Thoughts on the Psychology of Eating Salads

November 16, 2009 in Diabetes Management, Psychology of Food by Victor Bunderson

OK, I didn’t like eating salads at the time I was diagnosed with diabetes.  The main reason was time – it takes a long time to crunch through a large bowl of salad.  My Dad had health magazines around the house when I was growing up, and I saw pictures of a vibrantly healthy 80-plus year old guy sitting down to a HUGE bowl of attractive salad – lots of colored vegetables as well as good lettuce -- with the most enthusiastic expression of delighted anticipation on his face.  That expression says that it is possible to really enjoy eating salad, and for some reason that picture is still stuck in my memory, even though I rejected it at the time.

The idea of enjoyment in eating salad still sticks with me, because it rang of truth then, and now I know of extensive research that confirms it.  A lot of this has been cited in Dr. Grandma's newsletters and blog posts. Eating lots of vegetables has incredible benefits to healthy living.  Not the least of these is it fills you up with real nutrients your body needs, and permits you to keep your portion sizes small for calorie dense foods like fats, meats, refined four products, and empty-calorie sweets.  The extensive fiber also does wonders for digestive problems of advancing age, whether it be hemorrhoids, diverticulitis, or constipation.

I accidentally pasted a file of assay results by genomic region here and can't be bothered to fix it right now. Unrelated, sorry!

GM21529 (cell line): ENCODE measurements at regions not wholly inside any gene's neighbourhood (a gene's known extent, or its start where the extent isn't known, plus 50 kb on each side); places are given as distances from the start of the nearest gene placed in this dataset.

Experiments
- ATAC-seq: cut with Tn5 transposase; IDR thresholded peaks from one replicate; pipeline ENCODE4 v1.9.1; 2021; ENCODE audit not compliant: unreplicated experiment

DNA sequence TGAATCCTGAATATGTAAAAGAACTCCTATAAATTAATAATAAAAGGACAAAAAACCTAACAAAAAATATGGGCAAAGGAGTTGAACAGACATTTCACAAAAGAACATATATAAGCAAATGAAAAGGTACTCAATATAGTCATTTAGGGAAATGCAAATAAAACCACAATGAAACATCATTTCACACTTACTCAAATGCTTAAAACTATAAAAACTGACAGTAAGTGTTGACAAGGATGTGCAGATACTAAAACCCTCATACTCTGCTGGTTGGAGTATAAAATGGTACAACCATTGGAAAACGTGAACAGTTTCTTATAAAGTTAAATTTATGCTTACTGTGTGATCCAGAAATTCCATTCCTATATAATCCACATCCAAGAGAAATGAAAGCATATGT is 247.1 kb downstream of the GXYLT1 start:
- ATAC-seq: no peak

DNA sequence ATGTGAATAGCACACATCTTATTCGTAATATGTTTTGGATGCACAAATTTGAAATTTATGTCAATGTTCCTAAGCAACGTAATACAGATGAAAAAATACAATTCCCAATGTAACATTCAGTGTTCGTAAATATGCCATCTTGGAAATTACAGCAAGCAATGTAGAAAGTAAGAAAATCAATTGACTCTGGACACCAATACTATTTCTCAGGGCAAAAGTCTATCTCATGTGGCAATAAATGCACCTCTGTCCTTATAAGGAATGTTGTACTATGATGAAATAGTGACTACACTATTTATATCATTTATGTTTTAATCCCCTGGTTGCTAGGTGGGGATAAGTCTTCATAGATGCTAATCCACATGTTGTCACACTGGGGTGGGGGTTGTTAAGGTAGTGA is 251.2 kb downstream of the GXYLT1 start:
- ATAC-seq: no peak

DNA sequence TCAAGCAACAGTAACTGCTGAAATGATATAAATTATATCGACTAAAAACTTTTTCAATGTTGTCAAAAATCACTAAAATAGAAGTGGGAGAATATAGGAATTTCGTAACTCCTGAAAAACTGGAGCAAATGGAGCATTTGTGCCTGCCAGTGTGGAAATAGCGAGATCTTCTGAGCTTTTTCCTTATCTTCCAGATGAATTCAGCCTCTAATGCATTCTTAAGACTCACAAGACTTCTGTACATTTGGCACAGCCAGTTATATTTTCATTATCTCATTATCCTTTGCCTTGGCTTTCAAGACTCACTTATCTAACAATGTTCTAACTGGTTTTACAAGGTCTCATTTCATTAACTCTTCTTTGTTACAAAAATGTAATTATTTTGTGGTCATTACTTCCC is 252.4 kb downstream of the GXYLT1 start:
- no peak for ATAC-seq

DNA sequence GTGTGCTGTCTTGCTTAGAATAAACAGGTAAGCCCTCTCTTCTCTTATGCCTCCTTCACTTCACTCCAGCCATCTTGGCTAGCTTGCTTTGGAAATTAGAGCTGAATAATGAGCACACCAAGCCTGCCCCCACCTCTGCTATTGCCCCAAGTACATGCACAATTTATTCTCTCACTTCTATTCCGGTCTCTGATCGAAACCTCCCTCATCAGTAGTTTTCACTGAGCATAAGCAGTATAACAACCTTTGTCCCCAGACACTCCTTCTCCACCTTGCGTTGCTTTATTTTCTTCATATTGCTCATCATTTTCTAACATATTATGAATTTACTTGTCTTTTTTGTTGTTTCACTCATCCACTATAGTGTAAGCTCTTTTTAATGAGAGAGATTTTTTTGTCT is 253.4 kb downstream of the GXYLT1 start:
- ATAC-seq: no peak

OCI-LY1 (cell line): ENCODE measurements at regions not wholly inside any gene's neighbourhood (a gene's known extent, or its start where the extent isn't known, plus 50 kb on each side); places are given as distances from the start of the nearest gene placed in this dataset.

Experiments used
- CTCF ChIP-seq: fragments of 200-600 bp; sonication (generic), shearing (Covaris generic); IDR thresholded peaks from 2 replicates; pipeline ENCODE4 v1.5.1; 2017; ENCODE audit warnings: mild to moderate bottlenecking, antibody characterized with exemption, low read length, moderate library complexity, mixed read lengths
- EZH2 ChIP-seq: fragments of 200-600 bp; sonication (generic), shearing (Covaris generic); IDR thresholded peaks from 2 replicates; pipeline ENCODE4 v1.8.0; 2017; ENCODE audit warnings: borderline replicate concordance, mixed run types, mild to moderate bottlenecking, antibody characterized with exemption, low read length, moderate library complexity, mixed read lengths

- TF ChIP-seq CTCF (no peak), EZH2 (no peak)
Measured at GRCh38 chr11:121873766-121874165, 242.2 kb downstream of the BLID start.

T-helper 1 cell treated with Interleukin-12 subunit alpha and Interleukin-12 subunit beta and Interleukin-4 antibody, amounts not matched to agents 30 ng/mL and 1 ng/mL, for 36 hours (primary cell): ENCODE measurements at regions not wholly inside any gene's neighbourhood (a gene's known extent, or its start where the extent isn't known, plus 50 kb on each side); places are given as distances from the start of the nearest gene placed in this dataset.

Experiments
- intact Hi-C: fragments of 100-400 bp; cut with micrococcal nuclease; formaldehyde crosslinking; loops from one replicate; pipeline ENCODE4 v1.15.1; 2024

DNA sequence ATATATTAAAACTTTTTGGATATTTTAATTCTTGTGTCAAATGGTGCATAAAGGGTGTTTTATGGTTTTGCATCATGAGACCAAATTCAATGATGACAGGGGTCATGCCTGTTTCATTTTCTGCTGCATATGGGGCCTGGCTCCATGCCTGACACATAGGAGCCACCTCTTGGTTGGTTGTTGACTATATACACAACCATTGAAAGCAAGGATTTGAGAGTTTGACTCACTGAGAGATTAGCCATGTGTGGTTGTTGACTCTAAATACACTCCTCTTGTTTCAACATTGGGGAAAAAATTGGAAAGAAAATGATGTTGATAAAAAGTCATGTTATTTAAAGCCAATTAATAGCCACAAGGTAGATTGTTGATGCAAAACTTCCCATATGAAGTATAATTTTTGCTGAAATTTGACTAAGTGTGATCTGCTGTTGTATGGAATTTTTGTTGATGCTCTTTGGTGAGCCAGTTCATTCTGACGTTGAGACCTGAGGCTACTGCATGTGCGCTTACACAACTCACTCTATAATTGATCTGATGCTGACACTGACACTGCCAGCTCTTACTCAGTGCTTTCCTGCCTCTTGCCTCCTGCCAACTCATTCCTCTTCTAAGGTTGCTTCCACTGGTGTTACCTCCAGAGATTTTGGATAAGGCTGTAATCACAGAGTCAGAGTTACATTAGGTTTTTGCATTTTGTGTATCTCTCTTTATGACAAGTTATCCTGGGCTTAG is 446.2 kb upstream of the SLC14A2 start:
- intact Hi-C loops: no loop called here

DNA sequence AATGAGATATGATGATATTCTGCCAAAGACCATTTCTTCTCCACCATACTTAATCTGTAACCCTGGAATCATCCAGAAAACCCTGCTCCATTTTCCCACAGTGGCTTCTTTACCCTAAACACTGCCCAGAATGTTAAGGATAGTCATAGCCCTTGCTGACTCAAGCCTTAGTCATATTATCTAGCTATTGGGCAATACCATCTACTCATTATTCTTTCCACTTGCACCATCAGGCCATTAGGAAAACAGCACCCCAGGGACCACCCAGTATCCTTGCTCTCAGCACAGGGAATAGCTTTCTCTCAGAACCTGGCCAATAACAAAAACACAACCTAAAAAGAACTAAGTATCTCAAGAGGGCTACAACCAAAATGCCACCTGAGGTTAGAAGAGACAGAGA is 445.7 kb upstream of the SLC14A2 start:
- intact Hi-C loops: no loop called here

So, for those with a strong mind, the intellectual pleasure of knowing it is good for you, and the experiential pleasure of enjoying the digestive and feeling-good benefits later can outweigh the toil of fixing it and eating it. This is NOT ENOUGH! If we do not receive enough enjoyment out of a meal, we will be reluctant to repeat it another time.  Good Heath not only can be yummy, but it must be, if we are going to eat that meal again and again. So how can we reprogram our taste and time habits to enjoy salads?

Understanding our habits and tastes. As a skinny kid, and up until some dental work in my 20’s, my teeth had a bad occlusion.  They came together and kind of locked in, so grinding was poor.  This made crunching through a salad even more time consuming.  I was not so interested in food for most of my life.  One had to eat to live, so get it over with and get on with something more interesting.  Salads tasted ok to me, but they took sooo long! Some people are better described as living to eat.  I guess if you are more toward being one of those, your problem with salads might be that you really love the tastes of meat, cheese, and rich, fatty dressings.  Adding these foods into salads makes them easier to sell and easier to eat for those who love them. This is especially true if the same live-to-eat people are also so-so (or downright anti) toward vegetables. But adding the meats and fatty foods to the salads greatly compromises their value in managing weight, diabetes or cardiovascular health.